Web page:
By the way, I’m not suggesting at all that the fearless Governator was justified in using the dedication as an example — I’m just saying there are other ways of looking at this and trying to raise certain questions to which I don’t necessarily have answers. (And, also, ultimately I think something like a dedication should matter much less in light of other more incriminating arguments.)

47

a different chris 12.13.05 at 6:50 pm

I have what I think is a different take on the whole thing:

“What can Schwarzenegger have been thinking in including this in his statement?”

He was thinking “I gotta wack this guy for my base* but the tide is really, really turning against the death penalty. So I’m gonna throw everything we can possibly find, up to and including a kitchen sink he may have hit somebody with, in the justification. Because oddly, It’s not only Tookie that could use some sympathy, here.”

So I see no point in picking thru his justifications. The only interesting thing was pointed out by one bright guy here, who mentioned that this could backfire – cause there’s somebody out there only 1/2 as bad, and if you felt you needed all those justifications to kill Mr. ex-Crip, well, now you got a problem coming up.

*and to be fair, maybe even “I should, just on the merits, wack this..”

48

a different chris 12.13.05 at 6:53 pm

Shorter different chris: Who could possibly think what Schwartzy wrote had a single solitary thing to do with his decision?

He’s a politician, guys.

49

peter 12.13.05 at 7:21 pm

Though I am opposed to the death penalty, I am not sure why it is so inappropriate for Schwarzenegger to focus on this detail: the book is a prime example of the sort of evidence that Williams and his team offered of his “redemption.” That makes this little detail in the dedication fair game: Williams made it so. I was actually more surprised that, having made such an issue of George Jackson, the governor did not also talk a bit about the inclusion of Leonard Peltier in the dedication, since the same sort of logic could be applied.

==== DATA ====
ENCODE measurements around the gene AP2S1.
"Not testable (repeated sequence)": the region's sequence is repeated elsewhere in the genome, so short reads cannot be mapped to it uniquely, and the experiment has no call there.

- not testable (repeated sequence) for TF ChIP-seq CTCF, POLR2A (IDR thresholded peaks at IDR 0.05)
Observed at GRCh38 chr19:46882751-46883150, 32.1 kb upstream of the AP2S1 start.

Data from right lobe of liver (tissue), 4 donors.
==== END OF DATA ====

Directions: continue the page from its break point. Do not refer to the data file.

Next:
As for the earlier post on the subject, the main reason that it took so long to execute Mr. Williams was his own appeals. Having so stretched out the process, it seems strange to suggest that he could then turn around and argue that so much time has passed that he is a different person. And obviously the surviving relatives of his victims are different people: Tookie saw to that the day he destroyed their lives.

Whatever else I think of the death penalty, Tookie Williams was, at the end of the day, a horrendous killer (you are kidding yourself if you think the killings he was convicted of were anything other than the tip of the iceberg: this is an unavoidable implication of the gangster lifestyle he himself freely admitted leading) who received more consideration and due process than many arguably less prolific murderers killed everyday in places like Texas. What is so special about this case?

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peter 12.13.05 at 7:31 pm

A bit off point (by which I mean completely off point) but one of the stranger angles to this saga is that Tookie probably lived far longer on death row than he ever would have had he not been arrested for these murders. He was a hard core Crip, and the laws of the jungle would almost certainly have caught up with him much faster than it took the laws of California to do so.

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Bro. Bartleby 12.13.05 at 7:31 pm

Just a thought on capital punishment and why many Christians seem confused with the issue.

The defining message of Judaism is concern for justice in the world, with Torah exploring justice and injustice from every angle imaginable. I think one could say, in Judaism, seeking justice in capital offenses make forgiveness, or clemency, antithetical to justice.

In Christianity, Jesus arrives on the scene and immediately confuses everyone. Yes justice, but justice with common sense and compassion and reason. No longer the black and white justice of Torah, but now justice considered in all the gradations of gray. We no longer can automatically start throwing stones, for Jesus asks us to take the justice of Torah, and add to it reason and common sense and compassion … before throwing the first stone. Of course that doesn’t preclude capital punishment, but it does make us stop to consider what we are really doing. And during that pause, many Christians (or those raised in a Judeo-Christian society) are conflicted, because it is far easier to act with just the mind, or to act with just the heart, than it is to act with both the mind and the heart.

Bro. Bartleby

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Michael 12.13.05 at 7:39 pm

“He’s a politician, guys.”

Yeah, there’s definitely truth to that. The people who voted him into office (many of whom later voted against his resolutions) most likely support the death penalty, and he’s going to need their support in the not-too-distant future.

“And obviously the surviving relatives of his victims are different people: Tookie saw to that the day he destroyed their lives.”